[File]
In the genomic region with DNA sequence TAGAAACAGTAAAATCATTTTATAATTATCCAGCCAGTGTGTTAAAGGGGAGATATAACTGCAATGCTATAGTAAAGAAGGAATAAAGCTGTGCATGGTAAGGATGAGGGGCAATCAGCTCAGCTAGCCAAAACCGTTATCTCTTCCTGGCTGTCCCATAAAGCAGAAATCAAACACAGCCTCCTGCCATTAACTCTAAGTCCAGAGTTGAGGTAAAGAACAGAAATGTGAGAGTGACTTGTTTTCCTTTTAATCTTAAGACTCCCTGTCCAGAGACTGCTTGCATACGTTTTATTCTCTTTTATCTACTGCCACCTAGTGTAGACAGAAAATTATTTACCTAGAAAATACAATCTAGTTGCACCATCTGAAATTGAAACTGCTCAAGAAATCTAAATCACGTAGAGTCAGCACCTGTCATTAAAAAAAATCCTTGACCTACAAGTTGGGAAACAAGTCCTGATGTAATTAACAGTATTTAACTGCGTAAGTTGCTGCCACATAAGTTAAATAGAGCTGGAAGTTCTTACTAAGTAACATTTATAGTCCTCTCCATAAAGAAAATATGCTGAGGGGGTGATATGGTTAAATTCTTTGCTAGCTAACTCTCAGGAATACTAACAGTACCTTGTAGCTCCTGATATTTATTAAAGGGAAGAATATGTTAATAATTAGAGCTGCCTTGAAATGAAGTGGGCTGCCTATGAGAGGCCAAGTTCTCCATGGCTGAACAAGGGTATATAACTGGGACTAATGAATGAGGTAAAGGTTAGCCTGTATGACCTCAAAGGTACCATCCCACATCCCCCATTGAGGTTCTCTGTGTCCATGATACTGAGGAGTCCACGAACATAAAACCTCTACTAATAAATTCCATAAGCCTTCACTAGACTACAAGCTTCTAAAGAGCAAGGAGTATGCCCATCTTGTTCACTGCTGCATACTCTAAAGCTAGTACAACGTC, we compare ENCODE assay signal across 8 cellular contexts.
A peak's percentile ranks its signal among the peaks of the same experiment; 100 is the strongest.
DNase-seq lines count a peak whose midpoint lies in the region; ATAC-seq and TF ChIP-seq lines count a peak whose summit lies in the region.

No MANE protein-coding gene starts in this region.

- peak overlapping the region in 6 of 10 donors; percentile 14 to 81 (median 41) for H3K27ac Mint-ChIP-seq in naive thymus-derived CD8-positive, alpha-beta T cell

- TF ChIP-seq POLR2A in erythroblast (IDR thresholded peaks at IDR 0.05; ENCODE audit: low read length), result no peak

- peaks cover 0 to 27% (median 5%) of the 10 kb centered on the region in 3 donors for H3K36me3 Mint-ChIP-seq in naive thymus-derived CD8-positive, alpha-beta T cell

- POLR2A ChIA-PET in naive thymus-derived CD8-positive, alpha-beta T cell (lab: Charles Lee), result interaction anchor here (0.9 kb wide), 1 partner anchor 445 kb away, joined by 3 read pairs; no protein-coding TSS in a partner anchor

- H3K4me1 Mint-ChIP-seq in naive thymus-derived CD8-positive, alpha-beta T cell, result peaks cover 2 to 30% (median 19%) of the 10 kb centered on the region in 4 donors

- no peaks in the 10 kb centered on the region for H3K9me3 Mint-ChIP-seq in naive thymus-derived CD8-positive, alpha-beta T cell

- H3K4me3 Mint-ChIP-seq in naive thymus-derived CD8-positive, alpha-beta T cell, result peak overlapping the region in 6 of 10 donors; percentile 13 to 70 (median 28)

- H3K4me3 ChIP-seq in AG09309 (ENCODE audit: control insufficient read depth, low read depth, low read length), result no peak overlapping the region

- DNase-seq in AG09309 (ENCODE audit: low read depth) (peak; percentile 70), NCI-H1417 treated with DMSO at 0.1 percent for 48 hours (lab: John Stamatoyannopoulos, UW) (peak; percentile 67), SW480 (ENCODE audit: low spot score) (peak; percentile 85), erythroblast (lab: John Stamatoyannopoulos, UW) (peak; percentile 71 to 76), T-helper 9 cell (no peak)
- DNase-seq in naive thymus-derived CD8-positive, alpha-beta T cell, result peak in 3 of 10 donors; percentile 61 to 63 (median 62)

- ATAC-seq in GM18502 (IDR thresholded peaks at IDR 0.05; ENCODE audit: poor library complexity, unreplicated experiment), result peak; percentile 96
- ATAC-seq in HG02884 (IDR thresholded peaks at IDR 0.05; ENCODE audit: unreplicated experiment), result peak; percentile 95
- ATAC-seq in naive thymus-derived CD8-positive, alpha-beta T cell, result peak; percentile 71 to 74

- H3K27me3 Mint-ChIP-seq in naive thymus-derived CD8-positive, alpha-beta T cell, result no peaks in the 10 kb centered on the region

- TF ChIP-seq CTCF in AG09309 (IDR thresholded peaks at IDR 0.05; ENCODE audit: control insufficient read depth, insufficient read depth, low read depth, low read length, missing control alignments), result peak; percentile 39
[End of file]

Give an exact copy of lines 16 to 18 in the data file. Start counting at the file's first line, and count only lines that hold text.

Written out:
- ATAC-seq in HG02884 (IDR thresholded peaks at IDR 0.05; ENCODE audit: unreplicated experiment), result peak; percentile 95
- ATAC-seq in naive thymus-derived CD8-positive, alpha-beta T cell, result peak; percentile 71 to 74

- H3K27me3 Mint-ChIP-seq in naive thymus-derived CD8-positive, alpha-beta T cell, result no peaks in the 10 kb centered on the region